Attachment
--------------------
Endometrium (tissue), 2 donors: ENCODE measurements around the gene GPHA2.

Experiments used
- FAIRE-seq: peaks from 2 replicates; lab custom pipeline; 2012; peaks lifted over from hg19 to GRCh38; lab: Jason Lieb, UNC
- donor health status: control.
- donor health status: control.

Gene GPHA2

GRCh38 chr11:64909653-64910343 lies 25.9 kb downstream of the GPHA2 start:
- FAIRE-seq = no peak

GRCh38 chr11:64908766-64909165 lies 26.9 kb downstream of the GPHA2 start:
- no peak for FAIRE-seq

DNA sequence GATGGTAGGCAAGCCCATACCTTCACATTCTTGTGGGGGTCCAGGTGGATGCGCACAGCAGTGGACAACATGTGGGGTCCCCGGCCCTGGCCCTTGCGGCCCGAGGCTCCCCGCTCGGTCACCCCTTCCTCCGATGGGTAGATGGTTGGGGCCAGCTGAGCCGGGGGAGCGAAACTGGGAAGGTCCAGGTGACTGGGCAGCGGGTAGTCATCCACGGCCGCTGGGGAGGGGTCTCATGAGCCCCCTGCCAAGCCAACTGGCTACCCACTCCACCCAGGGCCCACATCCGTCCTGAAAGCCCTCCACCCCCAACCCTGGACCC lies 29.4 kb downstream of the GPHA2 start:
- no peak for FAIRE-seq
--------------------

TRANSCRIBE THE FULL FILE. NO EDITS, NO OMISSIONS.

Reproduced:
Endometrium (tissue), 2 donors: ENCODE measurements around the gene GPHA2.

Experiments used
- FAIRE-seq: peaks from 2 replicates; lab custom pipeline; 2012; peaks lifted over from hg19 to GRCh38; lab: Jason Lieb, UNC
- donor health status: control.
- donor health status: control.

Gene GPHA2

GRCh38 chr11:64909653-64910343 lies 25.9 kb downstream of the GPHA2 start:
- FAIRE-seq = no peak

GRCh38 chr11:64908766-64909165 lies 26.9 kb downstream of the GPHA2 start:
- no peak for FAIRE-seq

DNA sequence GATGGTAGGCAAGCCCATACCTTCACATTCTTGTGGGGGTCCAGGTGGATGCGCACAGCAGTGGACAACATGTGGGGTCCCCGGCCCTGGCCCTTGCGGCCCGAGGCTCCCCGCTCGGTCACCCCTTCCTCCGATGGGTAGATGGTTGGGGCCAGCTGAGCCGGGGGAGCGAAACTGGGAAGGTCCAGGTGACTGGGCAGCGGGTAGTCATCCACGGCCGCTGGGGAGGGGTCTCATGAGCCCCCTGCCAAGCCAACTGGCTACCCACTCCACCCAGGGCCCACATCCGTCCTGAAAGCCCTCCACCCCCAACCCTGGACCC lies 29.4 kb downstream of the GPHA2 start:
- no peak for FAIRE-seq